An Interview With Carol Bergman
Bergman lives in New York City, but we met in a small restaurant in upstate New York which she considers her second home. Teaching workshops in the fall, winter and spring seasons, she concentrates on her own writing projects in the summer months, mostly out of the city. She’ll either be writing and traveling , or working on the porch at her daughter’s capacious homestead.
INTERVIEWER: ‘What Returns to Us” is set in the city where you were born and grew up; it’s a very gritty, urban novel. But it takes place at the end of World War II. What inspired you to go back in time?
BERGMAN: I’ve always enjoyed reading history and doing research. Both of my novella collections—“Sitting for Klimt” and “Water Baby”—are set in the past and, for each of the ten stories, I saturated myself in the period through reading, interviews, and museum crawling. I am a perennial student. My husband says that I stopped my schooling too soon with a Masters Degree. On the other hand, if I’d gone on to pursue a Doctorate, my imagination might have been obliterated. Each fiction—and non-fiction project for that matter—is a portal to a different world, and an opportunity to begin again as an autodidact.
INTERVIEWER: Obviously, when you are doing journalism, you stick to the facts, but what about for the fiction you write?
BERGMAN: The facts—what really happened so far as we know—becomes a scaffold for the fictional story. Many journalists have become fiction writers: Hemingway, Pete Hamill, Willa Cather, to name just three. And there is a relief in extrapolating from the facts into a hypothetical story. And to not writing to a set length or a set deadline. Eventually, I stop the research entirely and put it all away. It is only when I force myself to abandon the research after digesting all of it, that I begin to visualize characters, incidences, and so on.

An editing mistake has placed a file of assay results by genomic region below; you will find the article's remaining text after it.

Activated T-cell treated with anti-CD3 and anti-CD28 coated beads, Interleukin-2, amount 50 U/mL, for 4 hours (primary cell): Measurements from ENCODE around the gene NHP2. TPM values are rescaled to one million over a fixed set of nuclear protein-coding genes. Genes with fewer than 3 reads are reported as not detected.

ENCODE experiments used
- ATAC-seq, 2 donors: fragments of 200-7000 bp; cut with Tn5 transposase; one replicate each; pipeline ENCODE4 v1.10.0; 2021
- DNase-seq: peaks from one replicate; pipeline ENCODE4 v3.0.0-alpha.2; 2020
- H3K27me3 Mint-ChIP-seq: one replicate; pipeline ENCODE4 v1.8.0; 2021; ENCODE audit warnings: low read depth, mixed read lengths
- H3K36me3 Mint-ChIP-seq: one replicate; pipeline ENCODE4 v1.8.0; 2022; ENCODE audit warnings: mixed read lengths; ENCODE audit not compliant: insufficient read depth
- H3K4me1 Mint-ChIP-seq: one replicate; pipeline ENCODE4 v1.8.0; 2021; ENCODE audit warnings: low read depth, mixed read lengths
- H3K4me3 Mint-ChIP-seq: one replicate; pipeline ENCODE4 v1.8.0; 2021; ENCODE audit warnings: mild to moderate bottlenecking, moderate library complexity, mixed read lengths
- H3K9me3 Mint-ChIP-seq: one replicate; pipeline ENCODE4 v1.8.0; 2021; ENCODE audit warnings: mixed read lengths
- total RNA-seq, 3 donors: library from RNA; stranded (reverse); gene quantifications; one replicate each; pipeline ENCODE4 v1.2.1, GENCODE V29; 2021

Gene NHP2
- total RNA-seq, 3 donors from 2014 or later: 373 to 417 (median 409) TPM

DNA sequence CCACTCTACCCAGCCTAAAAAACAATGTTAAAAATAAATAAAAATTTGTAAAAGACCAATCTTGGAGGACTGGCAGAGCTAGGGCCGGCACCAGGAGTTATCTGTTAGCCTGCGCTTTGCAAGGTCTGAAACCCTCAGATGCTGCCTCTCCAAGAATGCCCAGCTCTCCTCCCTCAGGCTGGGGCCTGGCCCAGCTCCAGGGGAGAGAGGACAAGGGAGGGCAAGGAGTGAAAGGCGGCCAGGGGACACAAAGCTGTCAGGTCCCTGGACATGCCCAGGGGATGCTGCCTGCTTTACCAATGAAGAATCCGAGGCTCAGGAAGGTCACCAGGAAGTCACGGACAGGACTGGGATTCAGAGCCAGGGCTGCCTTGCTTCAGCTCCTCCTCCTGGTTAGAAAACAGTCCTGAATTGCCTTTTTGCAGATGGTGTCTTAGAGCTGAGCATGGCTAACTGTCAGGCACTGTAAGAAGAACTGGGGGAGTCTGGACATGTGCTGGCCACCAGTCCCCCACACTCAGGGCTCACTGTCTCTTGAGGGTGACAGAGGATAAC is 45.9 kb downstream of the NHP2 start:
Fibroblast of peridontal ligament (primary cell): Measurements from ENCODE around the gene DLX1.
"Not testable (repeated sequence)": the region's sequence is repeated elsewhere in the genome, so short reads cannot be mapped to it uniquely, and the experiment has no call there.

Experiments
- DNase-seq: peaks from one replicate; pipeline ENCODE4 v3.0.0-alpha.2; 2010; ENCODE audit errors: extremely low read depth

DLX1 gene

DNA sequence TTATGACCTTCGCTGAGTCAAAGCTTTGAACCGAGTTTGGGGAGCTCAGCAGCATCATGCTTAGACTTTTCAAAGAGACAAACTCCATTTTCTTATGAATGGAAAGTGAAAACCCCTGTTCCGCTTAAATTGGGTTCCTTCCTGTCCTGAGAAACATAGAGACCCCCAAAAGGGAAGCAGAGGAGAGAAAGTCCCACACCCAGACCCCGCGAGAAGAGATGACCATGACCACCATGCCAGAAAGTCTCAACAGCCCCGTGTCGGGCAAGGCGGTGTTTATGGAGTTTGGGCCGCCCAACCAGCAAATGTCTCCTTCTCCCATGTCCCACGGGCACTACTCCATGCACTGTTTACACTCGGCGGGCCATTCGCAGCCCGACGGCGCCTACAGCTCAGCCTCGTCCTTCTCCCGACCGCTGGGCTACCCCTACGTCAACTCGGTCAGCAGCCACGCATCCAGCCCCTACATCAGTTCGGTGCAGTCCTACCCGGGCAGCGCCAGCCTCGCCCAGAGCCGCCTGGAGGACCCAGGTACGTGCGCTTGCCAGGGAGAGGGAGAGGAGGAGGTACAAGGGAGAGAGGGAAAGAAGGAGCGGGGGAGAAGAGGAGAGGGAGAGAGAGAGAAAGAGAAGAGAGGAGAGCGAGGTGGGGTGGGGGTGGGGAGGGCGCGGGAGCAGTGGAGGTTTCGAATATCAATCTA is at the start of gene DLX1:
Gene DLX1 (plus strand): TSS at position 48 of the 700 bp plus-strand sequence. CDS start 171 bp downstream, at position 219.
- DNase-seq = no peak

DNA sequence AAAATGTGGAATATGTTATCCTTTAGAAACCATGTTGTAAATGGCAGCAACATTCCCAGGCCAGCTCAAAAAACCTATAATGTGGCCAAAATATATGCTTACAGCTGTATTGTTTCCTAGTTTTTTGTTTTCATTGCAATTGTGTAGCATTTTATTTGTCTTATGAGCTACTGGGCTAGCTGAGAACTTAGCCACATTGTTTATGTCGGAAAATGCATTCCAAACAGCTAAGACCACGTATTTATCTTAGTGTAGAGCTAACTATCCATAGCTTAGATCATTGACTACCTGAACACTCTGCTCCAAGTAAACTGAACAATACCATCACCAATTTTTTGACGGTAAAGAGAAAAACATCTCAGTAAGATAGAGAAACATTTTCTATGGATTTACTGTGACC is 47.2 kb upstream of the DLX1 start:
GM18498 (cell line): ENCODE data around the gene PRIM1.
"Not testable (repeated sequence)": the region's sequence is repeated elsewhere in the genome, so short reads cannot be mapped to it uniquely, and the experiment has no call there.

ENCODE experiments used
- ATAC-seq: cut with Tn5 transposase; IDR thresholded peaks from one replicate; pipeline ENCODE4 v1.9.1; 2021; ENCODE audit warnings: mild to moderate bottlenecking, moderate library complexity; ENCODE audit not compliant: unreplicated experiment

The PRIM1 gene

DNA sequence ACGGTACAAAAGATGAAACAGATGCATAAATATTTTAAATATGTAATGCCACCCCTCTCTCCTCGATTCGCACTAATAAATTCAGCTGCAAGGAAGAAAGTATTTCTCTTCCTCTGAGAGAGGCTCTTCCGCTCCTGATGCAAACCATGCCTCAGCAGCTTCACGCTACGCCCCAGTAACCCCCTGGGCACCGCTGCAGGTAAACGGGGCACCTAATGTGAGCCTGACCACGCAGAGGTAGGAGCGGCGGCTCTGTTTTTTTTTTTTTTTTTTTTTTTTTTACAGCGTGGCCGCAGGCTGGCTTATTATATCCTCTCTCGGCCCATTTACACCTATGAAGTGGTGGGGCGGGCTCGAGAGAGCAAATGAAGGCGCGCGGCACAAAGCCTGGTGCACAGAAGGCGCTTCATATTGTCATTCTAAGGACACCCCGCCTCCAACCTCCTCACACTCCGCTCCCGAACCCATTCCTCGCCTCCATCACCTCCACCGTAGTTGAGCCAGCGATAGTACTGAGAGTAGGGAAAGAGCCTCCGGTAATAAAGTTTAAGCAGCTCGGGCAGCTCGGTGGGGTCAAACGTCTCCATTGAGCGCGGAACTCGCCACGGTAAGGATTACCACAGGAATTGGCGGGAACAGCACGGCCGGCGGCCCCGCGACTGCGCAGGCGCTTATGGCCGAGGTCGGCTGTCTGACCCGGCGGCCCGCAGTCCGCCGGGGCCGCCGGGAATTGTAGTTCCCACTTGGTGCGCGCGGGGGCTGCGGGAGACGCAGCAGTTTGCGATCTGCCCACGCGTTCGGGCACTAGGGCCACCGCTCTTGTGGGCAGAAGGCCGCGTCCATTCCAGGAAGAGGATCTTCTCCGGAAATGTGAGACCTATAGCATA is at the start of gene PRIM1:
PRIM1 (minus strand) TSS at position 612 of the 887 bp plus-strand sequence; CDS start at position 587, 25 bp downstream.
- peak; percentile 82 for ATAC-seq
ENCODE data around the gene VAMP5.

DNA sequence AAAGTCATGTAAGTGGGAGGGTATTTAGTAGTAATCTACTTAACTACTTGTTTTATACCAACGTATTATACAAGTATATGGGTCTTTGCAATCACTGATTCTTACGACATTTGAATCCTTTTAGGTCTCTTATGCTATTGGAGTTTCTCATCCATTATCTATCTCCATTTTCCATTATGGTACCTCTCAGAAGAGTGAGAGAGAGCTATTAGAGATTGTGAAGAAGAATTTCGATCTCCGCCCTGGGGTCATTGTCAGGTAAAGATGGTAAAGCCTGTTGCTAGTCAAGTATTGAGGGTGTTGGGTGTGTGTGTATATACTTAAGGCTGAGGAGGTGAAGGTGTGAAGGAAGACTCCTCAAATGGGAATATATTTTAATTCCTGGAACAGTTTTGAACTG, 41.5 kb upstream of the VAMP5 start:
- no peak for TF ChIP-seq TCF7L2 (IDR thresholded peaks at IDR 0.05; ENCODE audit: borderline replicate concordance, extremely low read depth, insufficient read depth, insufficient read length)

INTERVIEWER: But why 1945 and the end of the war, in particular?
BERGMAN: I was in New York on 9/11 and although I didn’t lose anyone, I experienced the trauma of that event like everyone else, volunteered for the Red Cross, and participated in readings, mostly poetry, all over the city. Soon after, a reporter from the LA Times called to ask how 9/11 would percolate into my work and how soon. I had no idea because there is no way to anticipate how the unconscious processes anything, nor can we start, stop, or control this process. I sensed inklings of 9/11 in my work over the years, reverberating echoes into my childhood; my parents were refugees from genocide. And I wrote nonfiction pieces about 9/11. But this novel is a direct consequence of 9/11. Someone told me, or perhaps I read it somewhere, that a plane had crashed into the Empire State Building on July 28, 1945. The 78th and 79th floor was destroyed, people were injured and killed, but the building did not collapse. That difference fascinated me.
INTERVIEWER: Some would say that this is an anti-war book. Would you agree?
BERGMAN: World War II is considered a “just” war. And I would have to agree as most of my family was murdered by Hitler. My parents fled, I was fortunate enough to have been born in America. So I am not a pacifist. But I do think we have to understand the consequences of teaching men and women to kill—they will never be the same—and of unleashing weaponry against innocent civilians. Consider the drone strikes, for example. Sterile, detached, distant, safer for our military than being on the ground. But if we were on the ground in a small village and we saw this drone coming, saw the bombs drop at us from out of the sky, how could we feel anything but terror, rage, and fear? It’s an odd repetition of an image now emblazoned on every American’s mind of planes silently drifting into the Twin Towers. And we should be sensitive to the horror and lasting effects. There are babies down there.